TS: What role did your MIT teacher György Kepes play in helping you to understand light?
HP: At the time I began to work with György he was already a legendary teacher in the areas of visual design and designing with light, the latter primarily with small constructions that were essentially works of light sculpture. My interactions with him occurred largely in the Center for Advanced Visual Studies, which he had recently founded as an artistic adjunct to MIT (in 1967) and of which he was then Director. A number of artists who were fellows at the Center, such as Otto Piene and Juan Navarro Baldeweg, were exploring different aspects of light art and were open to informal critiques with students, providing helpful feedback for my own ideas and aspirations. Particularly generous was Michio Ihara, a Japanese kinetic sculptor then working with elaborate webs of stainless steel, allowing me to work in his studio and guiding my own awkward attempts with mobile structures and light.
But it was György above all who opened my eyes to the possibility that daylight could be handled as a creative medium—that its flow could be deftly caught from the sky and then projected or reflected, focused or diffused, and sculpted at will with physical forms to make fleeting shapes of visible energy. The notion that buildings, in addition to their many other values and responsibilities, could also be considered “light modulators” was quite astonishing, and I rather crudely began to experiment with these possibilities in a number of aspects of architectural design, as well as in the realm of light art in the context of Kepes’ own ongoing projects.
TS: How did your apprenticeship with the American photographer Minor White influence your photography?
HP: I worked with Minor in two very different contexts. Initially I got to know him as a teacher at MIT, through studio classes and photography critiques, as well as through his organization and editing of thematic photographic exhibitions for the Visual Art Center at the Institute. But my primary involvement with him was outside academia, in a number of photography workshops in New England and overseas, and finally as an invited apprentice at his home and studio in Arlington Heights.
It is difficult to summarize the impact his teaching and way of seeing had on my photographic aims, for they were influential on so many levels. He was passionate about his own work and personified a way of life that revolved around the art of photography. He shared his joy in the patient search—through eye and camera—of undiscovered worlds lying within the sensual events of this world. And he exemplified artistic integrity, through a creative range that extended from pre-visualizing images to the technical precision of making photographic prints in the darkroom.
But more generally, and perhaps more importantly, Minor epitomized how photography itself could become a mode of heightened perception, a method to more deeply contemplate the world, and equally a way to intensely explore one’s innermost being. Beyond the process of making photographs, he was concerned with enriching how we imagine and see, experience and communicate, not only the sublime but also the humblest things around us—and how to transform these commonplaces into wonders. Towards this end, and in addition to photographic exercises, he employed a number of experimental teaching methods to expand vision and self-awareness—Gestalt therapy, modern dance, astrology, Eastern as well as Native American religions, and techniques of elevating consciousness related to the spiritual teachings of Georges Gurdjieff.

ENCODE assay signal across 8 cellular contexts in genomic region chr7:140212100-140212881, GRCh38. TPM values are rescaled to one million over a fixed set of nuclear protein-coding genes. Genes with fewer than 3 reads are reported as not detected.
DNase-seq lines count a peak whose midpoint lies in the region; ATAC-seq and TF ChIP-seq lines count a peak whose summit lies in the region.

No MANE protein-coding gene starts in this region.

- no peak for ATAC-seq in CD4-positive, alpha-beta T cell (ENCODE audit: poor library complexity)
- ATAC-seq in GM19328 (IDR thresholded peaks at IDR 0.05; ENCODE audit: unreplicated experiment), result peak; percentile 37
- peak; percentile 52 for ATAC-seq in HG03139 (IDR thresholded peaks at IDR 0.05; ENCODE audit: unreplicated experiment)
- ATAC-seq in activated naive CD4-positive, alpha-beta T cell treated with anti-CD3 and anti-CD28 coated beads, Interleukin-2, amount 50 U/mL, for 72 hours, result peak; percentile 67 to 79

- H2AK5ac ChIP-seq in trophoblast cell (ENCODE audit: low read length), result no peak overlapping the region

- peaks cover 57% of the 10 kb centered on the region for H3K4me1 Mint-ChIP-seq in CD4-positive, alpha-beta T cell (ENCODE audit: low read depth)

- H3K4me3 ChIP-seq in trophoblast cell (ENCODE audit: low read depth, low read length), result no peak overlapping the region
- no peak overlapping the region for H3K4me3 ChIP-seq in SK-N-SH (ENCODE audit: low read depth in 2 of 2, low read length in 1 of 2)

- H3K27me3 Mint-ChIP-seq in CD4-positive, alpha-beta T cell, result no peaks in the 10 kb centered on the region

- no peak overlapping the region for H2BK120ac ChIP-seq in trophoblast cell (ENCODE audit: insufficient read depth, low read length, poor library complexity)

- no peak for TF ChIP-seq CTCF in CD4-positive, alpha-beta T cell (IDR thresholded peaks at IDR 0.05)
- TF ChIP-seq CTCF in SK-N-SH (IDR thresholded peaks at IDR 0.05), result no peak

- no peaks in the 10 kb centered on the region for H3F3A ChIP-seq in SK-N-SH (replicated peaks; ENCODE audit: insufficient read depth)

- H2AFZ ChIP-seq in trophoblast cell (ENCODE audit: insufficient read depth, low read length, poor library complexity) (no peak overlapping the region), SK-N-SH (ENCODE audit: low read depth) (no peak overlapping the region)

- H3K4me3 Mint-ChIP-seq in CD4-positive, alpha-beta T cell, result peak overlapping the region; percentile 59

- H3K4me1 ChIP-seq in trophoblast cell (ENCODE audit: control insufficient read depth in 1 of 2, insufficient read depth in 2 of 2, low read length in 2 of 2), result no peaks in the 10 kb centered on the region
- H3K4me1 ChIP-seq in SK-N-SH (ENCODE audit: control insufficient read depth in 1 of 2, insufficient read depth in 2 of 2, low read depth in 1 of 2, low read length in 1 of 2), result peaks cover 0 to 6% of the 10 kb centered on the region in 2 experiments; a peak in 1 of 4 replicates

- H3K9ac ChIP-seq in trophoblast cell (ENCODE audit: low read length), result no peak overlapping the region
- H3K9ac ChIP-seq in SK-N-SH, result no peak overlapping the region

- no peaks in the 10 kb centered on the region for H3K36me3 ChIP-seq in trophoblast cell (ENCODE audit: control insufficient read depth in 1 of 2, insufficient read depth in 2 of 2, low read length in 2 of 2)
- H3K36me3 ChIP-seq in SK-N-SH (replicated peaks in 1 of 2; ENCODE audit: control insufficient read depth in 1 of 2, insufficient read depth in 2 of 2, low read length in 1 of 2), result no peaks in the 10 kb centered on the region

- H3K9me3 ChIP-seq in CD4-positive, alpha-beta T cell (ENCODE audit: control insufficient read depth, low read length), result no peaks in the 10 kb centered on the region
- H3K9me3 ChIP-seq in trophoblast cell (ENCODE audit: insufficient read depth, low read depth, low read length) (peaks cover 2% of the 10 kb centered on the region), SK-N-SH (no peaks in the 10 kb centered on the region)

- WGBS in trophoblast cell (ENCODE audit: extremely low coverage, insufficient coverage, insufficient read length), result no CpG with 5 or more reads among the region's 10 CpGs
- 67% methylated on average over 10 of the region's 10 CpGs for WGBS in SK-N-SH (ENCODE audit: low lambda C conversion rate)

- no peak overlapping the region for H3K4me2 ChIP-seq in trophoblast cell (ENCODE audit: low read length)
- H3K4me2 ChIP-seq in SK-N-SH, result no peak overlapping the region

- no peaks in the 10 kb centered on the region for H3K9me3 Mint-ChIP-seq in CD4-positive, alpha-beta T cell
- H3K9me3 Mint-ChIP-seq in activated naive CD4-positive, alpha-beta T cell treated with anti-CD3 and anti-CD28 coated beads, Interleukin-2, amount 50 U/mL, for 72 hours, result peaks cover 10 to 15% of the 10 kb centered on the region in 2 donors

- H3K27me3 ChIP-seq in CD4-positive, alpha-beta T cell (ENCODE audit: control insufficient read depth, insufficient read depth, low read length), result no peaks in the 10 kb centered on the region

TS: How do you approach a building on site when you photograph it for a book project?
HP: Because daylight is so fleeting and elusive, I restrict the buildings about which I write to those I have personally experienced and photographed. This constraint poses many obvious practical problems, for one can only visit and see so many buildings. My general solution to this predicament is to plan research and photographic trips around particular projects, but to also photograph other buildings along the way for future and often still undefined projects.
A person’s initial encounter with a place, and the opportunity it offers for fresh perception, is quite precious and unrepeatable, so I prefer to avoid visiting buildings until I am ready to fully engage and photograph them. Also while there are many logistical problems involved in planning such trips, I try to forget all these concerns while actually in the moment of photography. My tendency on site—especially when photographing light in architecture—is to have no little or no plan at all, and to avoid thinking about building uses or history, the presence and distraction of other visitors, or the names of various rooms and parts. In this regard I have been often reminded of Robert Irwin’s famous comment, that “seeing is forgetting the name of the thing one sees.” Of course rational thoughts are always looming up in the back of the mind, but I try to press them down beneath awareness until I am finished photographing. My aim is to directly respond to whatever truly attracts and enchants me, free of any practical purpose, producing a rather spontaneous, unexpected, startling, and, if lucky, ecstatic journey through a building—and, for that time, becoming one with the subject of one’s contemplation.